At length we came to the ford of the Tugela, and as fortunately the water was just low enough, bade farewell to our escort before crossing to the Natal side. My parting with Goza was quite touching, for we felt that it partook of the nature of a deathbed adieu, which indeed it did. I told him and the others that I hoped their ends be easy, and that whether they met them by bullets or by bayonet thrusts, the wounds would prove quickly mortal so that they might not linger in discomfort or pain. Recognizing my kind thought for their true welfare they thanked me for it, though with no enthusiasm. Indudu, however, filled with the spirit of repartee, or rather of “tu quoque”, said in his melancholy fashion that if he and I came face to face in war, he would be sure to remember my words and to cut me up in the best style, since he could not bear to think of me languishing on a bed of sickness without my wife Kaatje to nurse me (they knew I was touchy about Kaatje). Then we shook hands and parted. Kaatje, hung round with paraphernalia like the White Knight in “Alice through the Looking-glass,” clinging to a cooking-pot and weeping tears of terror, faced the foaming flood upon the mare, while I grasped its tail.
When we were as I judged out of assegai shot, I turned, with the water up to my armpits, and shouted some valedictory words.
“Tell your king,” I said, “that he is the greatest fool in the world to fight the English, since it will bring his country to destruction and himself to disgrace and death, as at last, in the words of your proverb, ‘the swimmer goes down with the stream.’”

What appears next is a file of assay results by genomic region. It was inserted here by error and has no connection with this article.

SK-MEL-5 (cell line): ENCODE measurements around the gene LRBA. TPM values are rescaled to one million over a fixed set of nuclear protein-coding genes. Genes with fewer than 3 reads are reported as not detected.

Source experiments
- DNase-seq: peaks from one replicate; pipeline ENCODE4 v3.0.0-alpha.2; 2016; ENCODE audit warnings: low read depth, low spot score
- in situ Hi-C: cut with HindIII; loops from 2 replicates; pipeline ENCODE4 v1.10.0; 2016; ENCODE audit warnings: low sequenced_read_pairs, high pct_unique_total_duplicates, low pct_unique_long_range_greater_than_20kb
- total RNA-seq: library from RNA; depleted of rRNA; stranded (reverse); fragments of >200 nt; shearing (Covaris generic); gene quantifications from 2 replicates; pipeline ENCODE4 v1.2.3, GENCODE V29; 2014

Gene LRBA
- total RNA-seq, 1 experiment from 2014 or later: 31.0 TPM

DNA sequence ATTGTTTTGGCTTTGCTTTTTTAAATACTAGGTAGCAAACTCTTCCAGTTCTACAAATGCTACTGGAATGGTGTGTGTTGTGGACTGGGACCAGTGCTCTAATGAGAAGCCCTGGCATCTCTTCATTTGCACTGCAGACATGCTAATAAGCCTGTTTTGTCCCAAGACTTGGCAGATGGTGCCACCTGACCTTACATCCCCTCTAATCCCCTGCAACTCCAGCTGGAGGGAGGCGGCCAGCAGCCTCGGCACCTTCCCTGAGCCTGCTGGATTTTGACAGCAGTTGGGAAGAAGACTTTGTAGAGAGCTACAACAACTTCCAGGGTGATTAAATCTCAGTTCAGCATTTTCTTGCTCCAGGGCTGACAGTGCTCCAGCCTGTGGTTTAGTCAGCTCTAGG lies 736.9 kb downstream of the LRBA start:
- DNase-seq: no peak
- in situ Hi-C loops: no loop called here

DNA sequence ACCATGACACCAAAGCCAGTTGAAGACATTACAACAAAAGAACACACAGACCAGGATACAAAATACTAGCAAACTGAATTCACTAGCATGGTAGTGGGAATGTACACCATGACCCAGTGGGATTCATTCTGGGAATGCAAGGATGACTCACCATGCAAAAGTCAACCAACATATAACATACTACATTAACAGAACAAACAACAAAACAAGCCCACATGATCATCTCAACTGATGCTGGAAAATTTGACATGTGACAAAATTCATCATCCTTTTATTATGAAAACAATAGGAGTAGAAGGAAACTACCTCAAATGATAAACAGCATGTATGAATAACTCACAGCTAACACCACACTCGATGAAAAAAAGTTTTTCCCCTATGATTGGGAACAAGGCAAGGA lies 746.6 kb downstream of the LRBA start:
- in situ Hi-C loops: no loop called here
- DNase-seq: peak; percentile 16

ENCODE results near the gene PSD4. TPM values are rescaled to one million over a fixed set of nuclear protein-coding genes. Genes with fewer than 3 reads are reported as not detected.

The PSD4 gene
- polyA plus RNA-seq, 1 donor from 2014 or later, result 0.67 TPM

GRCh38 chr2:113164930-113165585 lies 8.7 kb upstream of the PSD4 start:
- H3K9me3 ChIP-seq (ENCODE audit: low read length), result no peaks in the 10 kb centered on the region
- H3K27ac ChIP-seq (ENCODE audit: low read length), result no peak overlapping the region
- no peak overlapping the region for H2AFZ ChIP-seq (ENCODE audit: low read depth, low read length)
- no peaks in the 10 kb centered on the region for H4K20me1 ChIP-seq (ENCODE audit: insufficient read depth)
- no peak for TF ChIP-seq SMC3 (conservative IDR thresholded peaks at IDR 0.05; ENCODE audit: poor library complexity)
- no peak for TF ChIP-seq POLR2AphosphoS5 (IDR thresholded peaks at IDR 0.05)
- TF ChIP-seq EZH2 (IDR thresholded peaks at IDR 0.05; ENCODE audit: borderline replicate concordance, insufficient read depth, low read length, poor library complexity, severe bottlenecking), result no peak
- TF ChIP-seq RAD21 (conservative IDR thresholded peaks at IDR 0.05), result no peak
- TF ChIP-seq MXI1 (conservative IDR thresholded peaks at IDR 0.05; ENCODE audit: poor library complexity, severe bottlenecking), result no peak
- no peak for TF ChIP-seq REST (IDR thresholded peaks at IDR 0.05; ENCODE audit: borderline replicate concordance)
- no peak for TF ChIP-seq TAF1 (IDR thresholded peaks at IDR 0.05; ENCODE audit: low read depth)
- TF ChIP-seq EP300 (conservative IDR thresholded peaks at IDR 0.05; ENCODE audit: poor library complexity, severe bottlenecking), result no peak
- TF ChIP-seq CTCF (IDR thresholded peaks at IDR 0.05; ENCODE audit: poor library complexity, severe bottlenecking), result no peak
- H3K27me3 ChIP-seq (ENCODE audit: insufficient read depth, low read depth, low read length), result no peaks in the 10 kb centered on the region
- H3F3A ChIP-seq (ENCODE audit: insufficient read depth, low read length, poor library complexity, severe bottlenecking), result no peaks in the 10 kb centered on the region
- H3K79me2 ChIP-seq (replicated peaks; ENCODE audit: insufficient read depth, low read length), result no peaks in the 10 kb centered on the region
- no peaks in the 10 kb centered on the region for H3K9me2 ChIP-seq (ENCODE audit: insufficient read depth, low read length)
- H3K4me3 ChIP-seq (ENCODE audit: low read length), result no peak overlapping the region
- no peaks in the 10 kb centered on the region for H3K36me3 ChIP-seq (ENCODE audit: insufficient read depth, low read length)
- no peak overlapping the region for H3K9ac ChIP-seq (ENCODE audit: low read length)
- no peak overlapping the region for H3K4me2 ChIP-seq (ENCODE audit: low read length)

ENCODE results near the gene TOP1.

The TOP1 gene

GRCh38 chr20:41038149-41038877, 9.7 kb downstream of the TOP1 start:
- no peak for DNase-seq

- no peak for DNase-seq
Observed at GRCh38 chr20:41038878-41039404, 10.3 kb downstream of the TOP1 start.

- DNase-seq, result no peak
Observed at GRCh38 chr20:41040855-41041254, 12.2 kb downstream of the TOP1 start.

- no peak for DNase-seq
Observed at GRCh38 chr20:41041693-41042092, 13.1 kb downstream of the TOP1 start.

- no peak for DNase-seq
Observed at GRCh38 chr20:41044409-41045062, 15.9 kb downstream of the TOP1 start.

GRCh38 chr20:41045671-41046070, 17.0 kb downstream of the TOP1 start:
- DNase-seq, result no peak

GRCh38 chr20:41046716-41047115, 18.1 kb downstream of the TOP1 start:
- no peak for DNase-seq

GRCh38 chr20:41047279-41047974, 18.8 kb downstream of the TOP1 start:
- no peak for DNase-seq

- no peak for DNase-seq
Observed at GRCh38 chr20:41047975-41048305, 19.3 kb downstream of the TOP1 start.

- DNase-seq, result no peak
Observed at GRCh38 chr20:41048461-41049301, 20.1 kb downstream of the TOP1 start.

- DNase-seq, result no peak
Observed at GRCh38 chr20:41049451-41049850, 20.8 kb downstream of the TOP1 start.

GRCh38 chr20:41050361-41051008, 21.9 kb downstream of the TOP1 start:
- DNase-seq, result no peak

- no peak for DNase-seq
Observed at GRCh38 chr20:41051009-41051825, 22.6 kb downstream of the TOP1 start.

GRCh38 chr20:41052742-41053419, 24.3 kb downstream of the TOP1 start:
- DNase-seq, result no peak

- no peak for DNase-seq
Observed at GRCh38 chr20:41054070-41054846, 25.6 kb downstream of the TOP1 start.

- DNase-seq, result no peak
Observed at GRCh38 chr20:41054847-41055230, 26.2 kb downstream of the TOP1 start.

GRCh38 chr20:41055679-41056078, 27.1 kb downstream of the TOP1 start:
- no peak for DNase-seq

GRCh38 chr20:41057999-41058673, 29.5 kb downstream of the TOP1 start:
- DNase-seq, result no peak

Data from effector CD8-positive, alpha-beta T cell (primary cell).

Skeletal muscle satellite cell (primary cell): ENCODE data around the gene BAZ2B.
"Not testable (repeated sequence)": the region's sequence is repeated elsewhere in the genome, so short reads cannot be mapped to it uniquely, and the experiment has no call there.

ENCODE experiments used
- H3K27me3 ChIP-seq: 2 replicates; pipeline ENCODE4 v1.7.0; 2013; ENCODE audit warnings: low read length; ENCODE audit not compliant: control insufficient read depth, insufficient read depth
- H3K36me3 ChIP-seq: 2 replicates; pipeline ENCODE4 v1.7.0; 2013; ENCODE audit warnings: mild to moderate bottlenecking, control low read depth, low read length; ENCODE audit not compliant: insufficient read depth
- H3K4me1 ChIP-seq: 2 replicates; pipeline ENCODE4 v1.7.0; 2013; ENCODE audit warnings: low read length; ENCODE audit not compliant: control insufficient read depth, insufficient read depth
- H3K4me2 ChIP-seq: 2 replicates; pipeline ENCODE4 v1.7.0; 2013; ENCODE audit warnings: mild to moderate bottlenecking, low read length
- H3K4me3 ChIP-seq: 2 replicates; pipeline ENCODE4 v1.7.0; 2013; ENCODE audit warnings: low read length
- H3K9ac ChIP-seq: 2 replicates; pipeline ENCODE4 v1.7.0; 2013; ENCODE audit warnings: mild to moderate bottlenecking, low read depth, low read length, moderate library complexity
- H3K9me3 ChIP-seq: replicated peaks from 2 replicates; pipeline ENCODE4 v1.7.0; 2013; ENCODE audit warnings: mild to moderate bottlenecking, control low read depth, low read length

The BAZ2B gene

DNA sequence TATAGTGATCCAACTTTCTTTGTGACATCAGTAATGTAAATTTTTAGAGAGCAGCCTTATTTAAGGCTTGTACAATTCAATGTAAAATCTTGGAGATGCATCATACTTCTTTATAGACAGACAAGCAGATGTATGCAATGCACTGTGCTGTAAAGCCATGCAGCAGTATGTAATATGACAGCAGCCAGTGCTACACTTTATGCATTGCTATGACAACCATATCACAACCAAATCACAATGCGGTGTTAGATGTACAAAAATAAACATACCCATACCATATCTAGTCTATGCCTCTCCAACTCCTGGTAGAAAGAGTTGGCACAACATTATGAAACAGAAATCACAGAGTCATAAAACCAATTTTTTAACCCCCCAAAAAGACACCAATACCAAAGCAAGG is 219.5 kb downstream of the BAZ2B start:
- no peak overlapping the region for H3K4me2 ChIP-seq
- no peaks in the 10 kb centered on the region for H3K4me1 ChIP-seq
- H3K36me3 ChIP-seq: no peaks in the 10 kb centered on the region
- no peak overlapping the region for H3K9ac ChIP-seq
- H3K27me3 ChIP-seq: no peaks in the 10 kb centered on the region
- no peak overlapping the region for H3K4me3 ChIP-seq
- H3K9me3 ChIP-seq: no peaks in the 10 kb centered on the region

Here, as it happened, I slipped off the stone on which I was standing and nearly went down with the stream myself.
Emerging with my mouth full of muddy water I waited till they had done laughing and continued—
“Tell that old rogue, Zikali, that I know he has murdered my friends and that when we meet again he and all who were in the plot shall pay for it with their lives.”
Now an irritated Zulu flung an assegai, and as the range proved to be shorter than I thought, for it went through Kaatje’s dress, causing her to scream with alarm, I ceased from eloquence, and we struggled on to the further bank, where at length we were safe.
Thus ended this unlucky trip of mine to Zululand.
We had crossed the Tugela by what is known as the Middle Drift. A mile or so on the further side of it I was challenged by a young fellow in charge of some mounted natives, and found that I had stumbled into what was known as No. 2 Column, which consisted of a rocket battery, three battalions of the Native Contingent and some troops of mounted natives, all under the command of Colonel Durnford, R.E.
After explanations I was taken to this officer’s head-quarter tent. He was a tall, nervous-looking man with a fair, handsome face and long side-whiskers. One of his arms, I remember, was supported by a sling, I think it had been injured in some Kaffir fighting. When I was introduced to him he was very busy, having, I understood from some one on his staff, just received orders to “operate against Matshana.”